What If We All Got Along?(Take-Aways from What If at U of T)

Every month Hart House hosts a different What If conversation, an event that can be best described as an opportunity to hear eloquent, interesting speakers discussing a question that warrants further reflection. This month the question was “What If we all got along?” and the discussion panel featured Nouman Ashraf, a Research Fellow at the Desautels Centre for Integrative Thinking (and former Director of U of T’s Anti-Racism and Cultural Diversity Office) and Corey Scott, the VP External for UTSU, two highly articulate, thoughtful, interesting individuals that left me inspired to work harder at becoming someone who can think and communicate with precision and elegance.  After the event, the most common piece of feedback I heard was that audience members were impressed at their ability to think quickly and say so much without the ‘um’s and aahs” and general hesitation that normally accompanies speech. For those who couldn’t make it, here is a brief re-cap of the snippets that made it into my notebook. =)

Firstly, they spoke about the conditions of creating dialogue, with Nouman noting that

 First of all, we have to think, what is the value proposition of getting along? If this (Hart House) is a living, learning lab, we need to share space for dialogue and open, civil discourse. Not possible to always agree, but important to create that space and enable certain conditions for open discourse. This is not about getting along, it’s about shared intentionality, the ability of others to create shared intentions and joint endeavours. And so we have to think, what are the conditions for shared intentionality? Because it’s important to ask provocative questions and give assistance for that shared intentionality to occur. Agreement is setting the bar too low. It means we are just tolerating each other, but we need to be more robust, more authentic. We need to advocate for own views and inquire about others.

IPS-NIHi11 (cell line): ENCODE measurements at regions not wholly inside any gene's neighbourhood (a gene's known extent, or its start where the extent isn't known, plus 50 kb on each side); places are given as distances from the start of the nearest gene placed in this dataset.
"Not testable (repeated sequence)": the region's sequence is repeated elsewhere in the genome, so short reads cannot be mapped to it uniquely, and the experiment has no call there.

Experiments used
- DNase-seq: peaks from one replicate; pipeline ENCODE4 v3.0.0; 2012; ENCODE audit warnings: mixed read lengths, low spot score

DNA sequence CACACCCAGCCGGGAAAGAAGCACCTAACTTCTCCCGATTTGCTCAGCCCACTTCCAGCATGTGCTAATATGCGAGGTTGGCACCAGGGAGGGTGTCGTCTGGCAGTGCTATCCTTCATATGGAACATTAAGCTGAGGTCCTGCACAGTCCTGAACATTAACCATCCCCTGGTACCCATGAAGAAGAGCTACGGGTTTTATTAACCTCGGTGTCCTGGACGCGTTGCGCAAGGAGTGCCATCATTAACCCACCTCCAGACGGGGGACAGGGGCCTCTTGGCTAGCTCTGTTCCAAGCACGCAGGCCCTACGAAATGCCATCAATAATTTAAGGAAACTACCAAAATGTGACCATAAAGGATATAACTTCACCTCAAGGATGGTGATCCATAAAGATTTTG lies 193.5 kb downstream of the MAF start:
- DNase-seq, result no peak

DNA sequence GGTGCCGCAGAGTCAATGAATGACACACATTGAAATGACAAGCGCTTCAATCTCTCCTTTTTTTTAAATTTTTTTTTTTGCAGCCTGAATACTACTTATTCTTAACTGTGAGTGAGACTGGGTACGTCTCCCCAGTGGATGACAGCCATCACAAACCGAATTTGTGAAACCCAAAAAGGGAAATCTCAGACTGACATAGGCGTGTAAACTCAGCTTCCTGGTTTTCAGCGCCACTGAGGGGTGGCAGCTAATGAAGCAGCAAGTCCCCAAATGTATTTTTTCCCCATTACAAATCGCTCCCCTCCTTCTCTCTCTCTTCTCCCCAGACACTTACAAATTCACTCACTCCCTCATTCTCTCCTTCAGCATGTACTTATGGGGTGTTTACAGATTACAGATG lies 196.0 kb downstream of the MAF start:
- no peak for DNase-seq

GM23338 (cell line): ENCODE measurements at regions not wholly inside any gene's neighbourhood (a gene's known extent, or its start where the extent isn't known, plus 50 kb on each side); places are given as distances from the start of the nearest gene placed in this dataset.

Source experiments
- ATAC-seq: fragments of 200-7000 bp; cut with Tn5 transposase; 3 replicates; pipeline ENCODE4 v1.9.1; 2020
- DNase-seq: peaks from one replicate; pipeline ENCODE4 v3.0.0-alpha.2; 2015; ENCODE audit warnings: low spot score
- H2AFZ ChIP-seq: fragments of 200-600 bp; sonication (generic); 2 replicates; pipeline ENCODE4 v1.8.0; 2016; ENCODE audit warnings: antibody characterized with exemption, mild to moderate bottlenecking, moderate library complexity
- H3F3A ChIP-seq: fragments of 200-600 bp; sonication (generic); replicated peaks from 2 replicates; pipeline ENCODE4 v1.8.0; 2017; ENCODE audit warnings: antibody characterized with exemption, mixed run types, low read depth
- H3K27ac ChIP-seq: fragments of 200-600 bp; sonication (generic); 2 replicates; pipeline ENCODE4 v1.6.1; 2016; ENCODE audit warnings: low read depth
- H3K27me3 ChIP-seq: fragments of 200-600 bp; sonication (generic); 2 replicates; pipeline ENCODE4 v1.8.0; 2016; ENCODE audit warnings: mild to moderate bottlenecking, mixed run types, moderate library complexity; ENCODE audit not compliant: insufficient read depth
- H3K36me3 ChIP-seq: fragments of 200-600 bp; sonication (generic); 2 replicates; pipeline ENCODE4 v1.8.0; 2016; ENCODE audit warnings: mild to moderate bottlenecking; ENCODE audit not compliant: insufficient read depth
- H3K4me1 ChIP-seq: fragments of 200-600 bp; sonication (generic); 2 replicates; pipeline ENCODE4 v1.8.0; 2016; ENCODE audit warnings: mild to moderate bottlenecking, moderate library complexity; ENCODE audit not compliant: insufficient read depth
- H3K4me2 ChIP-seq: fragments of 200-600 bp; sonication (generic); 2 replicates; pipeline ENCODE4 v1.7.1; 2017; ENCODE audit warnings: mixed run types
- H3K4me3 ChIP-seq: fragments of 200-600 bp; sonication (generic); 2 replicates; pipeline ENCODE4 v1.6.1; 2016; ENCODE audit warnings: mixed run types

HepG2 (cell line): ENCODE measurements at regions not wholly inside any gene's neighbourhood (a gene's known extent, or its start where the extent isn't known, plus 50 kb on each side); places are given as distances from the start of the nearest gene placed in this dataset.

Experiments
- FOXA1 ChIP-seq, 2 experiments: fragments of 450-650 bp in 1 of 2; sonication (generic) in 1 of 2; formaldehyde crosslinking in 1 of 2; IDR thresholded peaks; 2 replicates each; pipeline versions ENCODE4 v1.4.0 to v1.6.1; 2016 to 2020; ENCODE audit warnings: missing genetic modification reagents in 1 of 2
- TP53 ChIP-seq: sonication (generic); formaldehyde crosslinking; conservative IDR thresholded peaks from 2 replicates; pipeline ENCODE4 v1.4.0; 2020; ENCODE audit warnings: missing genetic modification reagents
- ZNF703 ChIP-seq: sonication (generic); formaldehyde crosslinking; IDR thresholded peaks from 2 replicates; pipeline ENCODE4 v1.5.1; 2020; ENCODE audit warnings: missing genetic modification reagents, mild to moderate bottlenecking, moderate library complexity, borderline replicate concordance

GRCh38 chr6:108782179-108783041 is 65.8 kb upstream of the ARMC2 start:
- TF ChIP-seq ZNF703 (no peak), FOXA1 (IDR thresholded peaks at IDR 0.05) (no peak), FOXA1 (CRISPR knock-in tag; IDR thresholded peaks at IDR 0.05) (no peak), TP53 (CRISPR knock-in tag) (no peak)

They  spoke about allegories of power, the possibilities and limitations of theory in trying to understand our world (As Corey said, “Butler is amazing, but theory has nothing in comparison to talking to someone from a different background”) and the power of sharing experiences. Nouman shared a story of people from different faith and philosophical backgrounds coming together to talk about food, and said that “assumptions of power can be challenged when share common experience. Common experiences may not lead to common conclusions, but it will be transformative”.

They also spoke about what extreme dissent is, with Nouman noting that “any discourse that breaches legal limits is off limits, though it’s difficult to talk about extremes without talking about the norm” and Corey noting that it is difficult to talk about legality because sometimes what is considered illegal in the present is viewed positively in hindsight (the Civil Rights movement was discussed as an example). Nouman spoke about  how “we need to reverse engineer what dissent looks like because innovation doesn’t just happen overnight”, and Corey noted that “we don’t often have owls (in reference to an earlier story) asking us why we’re upset about mobilizing. Most people are content to just watch news to give us its take on things.”

And finally, they left us with questions of our own. Nouman spoke about how we force-feed people our ideas, but we have to resist that itch for the health of the body, and asked: